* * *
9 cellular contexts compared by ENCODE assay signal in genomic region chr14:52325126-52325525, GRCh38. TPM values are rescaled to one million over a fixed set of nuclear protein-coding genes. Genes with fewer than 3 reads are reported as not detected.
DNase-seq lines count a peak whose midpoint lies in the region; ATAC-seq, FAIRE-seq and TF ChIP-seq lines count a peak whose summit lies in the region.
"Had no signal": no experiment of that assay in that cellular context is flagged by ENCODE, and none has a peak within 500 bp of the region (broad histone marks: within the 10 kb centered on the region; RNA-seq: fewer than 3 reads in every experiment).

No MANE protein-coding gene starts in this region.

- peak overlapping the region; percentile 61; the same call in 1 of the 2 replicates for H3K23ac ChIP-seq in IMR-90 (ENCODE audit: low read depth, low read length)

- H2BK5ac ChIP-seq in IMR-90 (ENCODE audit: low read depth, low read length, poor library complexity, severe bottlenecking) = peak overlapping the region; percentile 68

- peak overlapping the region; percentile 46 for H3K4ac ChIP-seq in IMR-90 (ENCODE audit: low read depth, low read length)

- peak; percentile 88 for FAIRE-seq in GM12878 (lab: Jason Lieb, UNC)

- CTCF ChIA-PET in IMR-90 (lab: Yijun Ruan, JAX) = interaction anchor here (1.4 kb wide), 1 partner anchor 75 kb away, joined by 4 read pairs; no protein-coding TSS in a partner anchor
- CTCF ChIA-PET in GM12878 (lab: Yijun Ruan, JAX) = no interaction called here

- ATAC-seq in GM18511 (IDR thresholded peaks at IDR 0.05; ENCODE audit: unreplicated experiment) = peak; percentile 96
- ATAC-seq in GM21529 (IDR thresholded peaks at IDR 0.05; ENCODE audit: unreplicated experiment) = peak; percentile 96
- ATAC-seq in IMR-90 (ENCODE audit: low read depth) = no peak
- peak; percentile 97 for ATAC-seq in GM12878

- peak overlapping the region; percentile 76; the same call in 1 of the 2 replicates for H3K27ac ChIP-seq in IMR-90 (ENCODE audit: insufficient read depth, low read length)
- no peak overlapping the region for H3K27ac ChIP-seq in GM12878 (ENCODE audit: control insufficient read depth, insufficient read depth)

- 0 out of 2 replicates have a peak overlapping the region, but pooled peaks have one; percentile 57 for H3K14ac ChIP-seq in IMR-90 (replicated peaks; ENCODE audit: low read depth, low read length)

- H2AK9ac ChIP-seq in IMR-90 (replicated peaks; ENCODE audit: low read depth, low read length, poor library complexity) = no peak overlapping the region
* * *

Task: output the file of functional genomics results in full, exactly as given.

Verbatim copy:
9 cellular contexts compared by ENCODE assay signal in genomic region chr14:52325126-52325525, GRCh38. TPM values are rescaled to one million over a fixed set of nuclear protein-coding genes. Genes with fewer than 3 reads are reported as not detected.
DNase-seq lines count a peak whose midpoint lies in the region; ATAC-seq, FAIRE-seq and TF ChIP-seq lines count a peak whose summit lies in the region.
"Had no signal": no experiment of that assay in that cellular context is flagged by ENCODE, and none has a peak within 500 bp of the region (broad histone marks: within the 10 kb centered on the region; RNA-seq: fewer than 3 reads in every experiment).

No MANE protein-coding gene starts in this region.

- peak overlapping the region; percentile 61; the same call in 1 of the 2 replicates for H3K23ac ChIP-seq in IMR-90 (ENCODE audit: low read depth, low read length)

- H2BK5ac ChIP-seq in IMR-90 (ENCODE audit: low read depth, low read length, poor library complexity, severe bottlenecking) = peak overlapping the region; percentile 68

- peak overlapping the region; percentile 46 for H3K4ac ChIP-seq in IMR-90 (ENCODE audit: low read depth, low read length)

- peak; percentile 88 for FAIRE-seq in GM12878 (lab: Jason Lieb, UNC)

- CTCF ChIA-PET in IMR-90 (lab: Yijun Ruan, JAX) = interaction anchor here (1.4 kb wide), 1 partner anchor 75 kb away, joined by 4 read pairs; no protein-coding TSS in a partner anchor
- CTCF ChIA-PET in GM12878 (lab: Yijun Ruan, JAX) = no interaction called here

- ATAC-seq in GM18511 (IDR thresholded peaks at IDR 0.05; ENCODE audit: unreplicated experiment) = peak; percentile 96
- ATAC-seq in GM21529 (IDR thresholded peaks at IDR 0.05; ENCODE audit: unreplicated experiment) = peak; percentile 96
- ATAC-seq in IMR-90 (ENCODE audit: low read depth) = no peak
- peak; percentile 97 for ATAC-seq in GM12878

- peak overlapping the region; percentile 76; the same call in 1 of the 2 replicates for H3K27ac ChIP-seq in IMR-90 (ENCODE audit: insufficient read depth, low read length)
- no peak overlapping the region for H3K27ac ChIP-seq in GM12878 (ENCODE audit: control insufficient read depth, insufficient read depth)

- 0 out of 2 replicates have a peak overlapping the region, but pooled peaks have one; percentile 57 for H3K14ac ChIP-seq in IMR-90 (replicated peaks; ENCODE audit: low read depth, low read length)

- H2AK9ac ChIP-seq in IMR-90 (replicated peaks; ENCODE audit: low read depth, low read length, poor library complexity) = no peak overlapping the region